This week, I talk with Memphis piano teacher Jim Cornfoot. Many informal educators have a relatively narrow sense of our field’s scope. We tend to think of our community as looking just like us – just outdoor educators, or museum docents, or just coaches. From my conversation with Jim, though, I think you’ll realize that we have a lot in common.
Mainly, informal educators represent a link to the “real” adult world that young learners often lack. We stand apart from family and classroom teachers, sometimes as a role model of a professional adult and sometimes as a mentor. A couple of weeks ago, museum educator Kady Yeomans was on the podcast and talked about her first experience with science as a preschooler:
The whole reason I decided to go into science was a field trip. We went to a place called the Etowah Indian Mounds. I can remember sitting on top of the mound, making a whistle out of grass as the lady talked about it, and looking out and going, “Wow, this is what I want to do forever. I want to learn about people and teach people and be a scientist.”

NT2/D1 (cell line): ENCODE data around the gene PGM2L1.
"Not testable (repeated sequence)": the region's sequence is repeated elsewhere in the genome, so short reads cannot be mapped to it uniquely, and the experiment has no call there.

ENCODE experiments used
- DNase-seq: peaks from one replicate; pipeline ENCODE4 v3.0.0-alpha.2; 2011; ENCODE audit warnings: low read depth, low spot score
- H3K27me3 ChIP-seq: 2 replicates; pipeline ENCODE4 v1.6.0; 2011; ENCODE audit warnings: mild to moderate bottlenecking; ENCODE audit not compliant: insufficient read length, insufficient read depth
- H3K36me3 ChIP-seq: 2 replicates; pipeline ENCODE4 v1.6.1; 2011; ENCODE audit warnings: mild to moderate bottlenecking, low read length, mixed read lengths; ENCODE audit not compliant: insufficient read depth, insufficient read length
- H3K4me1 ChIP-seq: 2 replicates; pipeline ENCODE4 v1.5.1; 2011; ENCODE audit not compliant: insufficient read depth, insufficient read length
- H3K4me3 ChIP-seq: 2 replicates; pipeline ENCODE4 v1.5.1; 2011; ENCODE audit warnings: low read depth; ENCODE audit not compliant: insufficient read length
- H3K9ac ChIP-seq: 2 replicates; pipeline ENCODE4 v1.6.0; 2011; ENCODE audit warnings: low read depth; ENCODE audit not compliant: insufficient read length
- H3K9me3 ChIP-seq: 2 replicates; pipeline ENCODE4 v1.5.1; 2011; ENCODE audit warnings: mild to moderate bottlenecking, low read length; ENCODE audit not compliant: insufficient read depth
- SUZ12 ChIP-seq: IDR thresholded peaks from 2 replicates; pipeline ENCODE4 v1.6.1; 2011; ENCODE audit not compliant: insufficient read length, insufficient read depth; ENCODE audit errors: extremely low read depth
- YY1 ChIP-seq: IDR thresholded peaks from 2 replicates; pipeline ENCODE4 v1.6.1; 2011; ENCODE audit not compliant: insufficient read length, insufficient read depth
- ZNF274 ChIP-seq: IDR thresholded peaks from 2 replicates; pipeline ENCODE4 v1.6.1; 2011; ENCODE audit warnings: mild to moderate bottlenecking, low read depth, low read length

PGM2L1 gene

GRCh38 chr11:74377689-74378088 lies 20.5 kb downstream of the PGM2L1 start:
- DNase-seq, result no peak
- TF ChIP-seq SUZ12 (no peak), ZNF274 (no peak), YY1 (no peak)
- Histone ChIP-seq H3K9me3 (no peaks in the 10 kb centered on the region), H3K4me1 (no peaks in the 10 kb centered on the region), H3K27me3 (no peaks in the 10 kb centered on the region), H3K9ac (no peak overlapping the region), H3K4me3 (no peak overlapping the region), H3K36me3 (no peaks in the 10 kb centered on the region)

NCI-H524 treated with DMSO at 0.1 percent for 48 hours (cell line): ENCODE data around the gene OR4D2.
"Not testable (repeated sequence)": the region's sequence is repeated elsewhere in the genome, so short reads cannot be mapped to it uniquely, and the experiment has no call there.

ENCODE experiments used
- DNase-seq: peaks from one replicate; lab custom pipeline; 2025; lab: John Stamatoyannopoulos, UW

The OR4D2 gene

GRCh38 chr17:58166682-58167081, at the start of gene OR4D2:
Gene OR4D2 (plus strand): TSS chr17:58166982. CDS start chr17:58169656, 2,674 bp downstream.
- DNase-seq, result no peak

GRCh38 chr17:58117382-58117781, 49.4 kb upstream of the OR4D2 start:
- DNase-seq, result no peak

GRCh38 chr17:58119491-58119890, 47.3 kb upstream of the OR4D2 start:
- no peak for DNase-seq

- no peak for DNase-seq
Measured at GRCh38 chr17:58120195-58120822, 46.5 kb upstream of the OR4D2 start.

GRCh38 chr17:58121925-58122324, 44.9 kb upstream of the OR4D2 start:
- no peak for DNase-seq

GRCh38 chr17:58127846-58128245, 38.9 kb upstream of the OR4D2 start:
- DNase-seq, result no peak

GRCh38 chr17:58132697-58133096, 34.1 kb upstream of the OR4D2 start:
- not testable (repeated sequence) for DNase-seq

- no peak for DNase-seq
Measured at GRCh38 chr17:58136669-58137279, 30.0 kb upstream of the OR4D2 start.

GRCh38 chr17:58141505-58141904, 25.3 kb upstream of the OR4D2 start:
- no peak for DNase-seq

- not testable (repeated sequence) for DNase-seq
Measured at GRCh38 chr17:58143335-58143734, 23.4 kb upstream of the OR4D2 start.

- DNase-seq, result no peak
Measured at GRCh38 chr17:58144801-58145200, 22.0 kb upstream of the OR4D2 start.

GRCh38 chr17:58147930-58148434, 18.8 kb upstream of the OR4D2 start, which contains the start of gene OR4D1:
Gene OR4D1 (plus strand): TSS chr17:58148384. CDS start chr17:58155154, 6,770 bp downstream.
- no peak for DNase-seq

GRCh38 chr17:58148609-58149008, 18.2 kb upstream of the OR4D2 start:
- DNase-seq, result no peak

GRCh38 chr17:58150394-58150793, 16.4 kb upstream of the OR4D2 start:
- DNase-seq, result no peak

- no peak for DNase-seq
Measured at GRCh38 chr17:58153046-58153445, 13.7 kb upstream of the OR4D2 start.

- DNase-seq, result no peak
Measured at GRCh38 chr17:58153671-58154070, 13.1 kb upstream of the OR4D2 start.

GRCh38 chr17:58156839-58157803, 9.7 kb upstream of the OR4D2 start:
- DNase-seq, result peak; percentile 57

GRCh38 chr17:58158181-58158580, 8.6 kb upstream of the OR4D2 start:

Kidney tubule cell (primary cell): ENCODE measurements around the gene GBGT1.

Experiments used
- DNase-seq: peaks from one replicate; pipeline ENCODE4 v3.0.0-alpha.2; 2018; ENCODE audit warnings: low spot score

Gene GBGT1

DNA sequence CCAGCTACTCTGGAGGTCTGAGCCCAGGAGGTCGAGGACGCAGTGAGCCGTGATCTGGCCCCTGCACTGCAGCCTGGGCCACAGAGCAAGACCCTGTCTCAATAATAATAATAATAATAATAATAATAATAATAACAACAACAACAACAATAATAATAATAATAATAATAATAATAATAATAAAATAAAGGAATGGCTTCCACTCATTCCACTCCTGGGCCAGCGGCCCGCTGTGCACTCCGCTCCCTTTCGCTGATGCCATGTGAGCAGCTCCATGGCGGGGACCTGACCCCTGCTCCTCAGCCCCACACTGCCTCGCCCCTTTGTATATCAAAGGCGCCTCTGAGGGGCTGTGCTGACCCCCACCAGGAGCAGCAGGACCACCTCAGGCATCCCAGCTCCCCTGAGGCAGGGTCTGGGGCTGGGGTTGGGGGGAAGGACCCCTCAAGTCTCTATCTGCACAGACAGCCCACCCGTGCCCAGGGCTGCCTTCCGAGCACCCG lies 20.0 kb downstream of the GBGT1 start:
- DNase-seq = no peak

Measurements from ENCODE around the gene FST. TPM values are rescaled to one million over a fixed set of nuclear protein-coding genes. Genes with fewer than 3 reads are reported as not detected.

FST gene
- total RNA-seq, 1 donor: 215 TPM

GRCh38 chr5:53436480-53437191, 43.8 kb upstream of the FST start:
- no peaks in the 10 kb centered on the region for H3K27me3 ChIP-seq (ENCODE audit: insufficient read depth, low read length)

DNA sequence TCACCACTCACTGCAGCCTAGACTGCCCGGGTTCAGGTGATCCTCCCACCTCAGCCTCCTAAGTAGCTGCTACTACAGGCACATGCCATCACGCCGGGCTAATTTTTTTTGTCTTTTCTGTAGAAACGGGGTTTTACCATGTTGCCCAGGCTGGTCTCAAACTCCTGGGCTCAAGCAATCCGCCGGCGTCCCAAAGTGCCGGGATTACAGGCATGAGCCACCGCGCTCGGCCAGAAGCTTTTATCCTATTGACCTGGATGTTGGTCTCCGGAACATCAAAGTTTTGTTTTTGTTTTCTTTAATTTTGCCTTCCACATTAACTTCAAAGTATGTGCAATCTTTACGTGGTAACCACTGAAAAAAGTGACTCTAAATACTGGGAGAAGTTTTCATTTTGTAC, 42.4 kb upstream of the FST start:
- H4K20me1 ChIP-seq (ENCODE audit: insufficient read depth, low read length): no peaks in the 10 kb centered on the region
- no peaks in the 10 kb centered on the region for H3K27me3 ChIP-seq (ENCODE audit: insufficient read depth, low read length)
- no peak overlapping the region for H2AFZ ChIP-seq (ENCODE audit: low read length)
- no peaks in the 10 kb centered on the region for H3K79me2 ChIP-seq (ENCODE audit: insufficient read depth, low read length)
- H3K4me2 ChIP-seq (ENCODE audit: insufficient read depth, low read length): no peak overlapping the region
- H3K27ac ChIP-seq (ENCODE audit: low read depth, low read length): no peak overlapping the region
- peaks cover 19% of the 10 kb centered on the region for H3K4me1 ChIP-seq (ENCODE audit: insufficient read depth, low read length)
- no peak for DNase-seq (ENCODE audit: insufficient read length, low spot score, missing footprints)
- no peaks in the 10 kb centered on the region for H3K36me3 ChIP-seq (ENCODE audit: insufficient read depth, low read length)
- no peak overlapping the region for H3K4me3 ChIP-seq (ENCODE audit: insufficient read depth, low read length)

And that’s the advantage we informal educators have over classroom teachers: learners don’t take us for granted. Students locate us in a rarefied corner of their lives, an exciting adventure that stands apart from their daily existence. Informal educators leverage that advantage to make connections with our students.
Among other things, Jim described the importance of making a personal connection with your learner. This week, I blog about how critical that connection is – touch on some of the research proving it, too.
The jargon of the week falls along those lines, too – I write up the term reflective dialog, which is one of the many communications modes teachers can employ with their learners.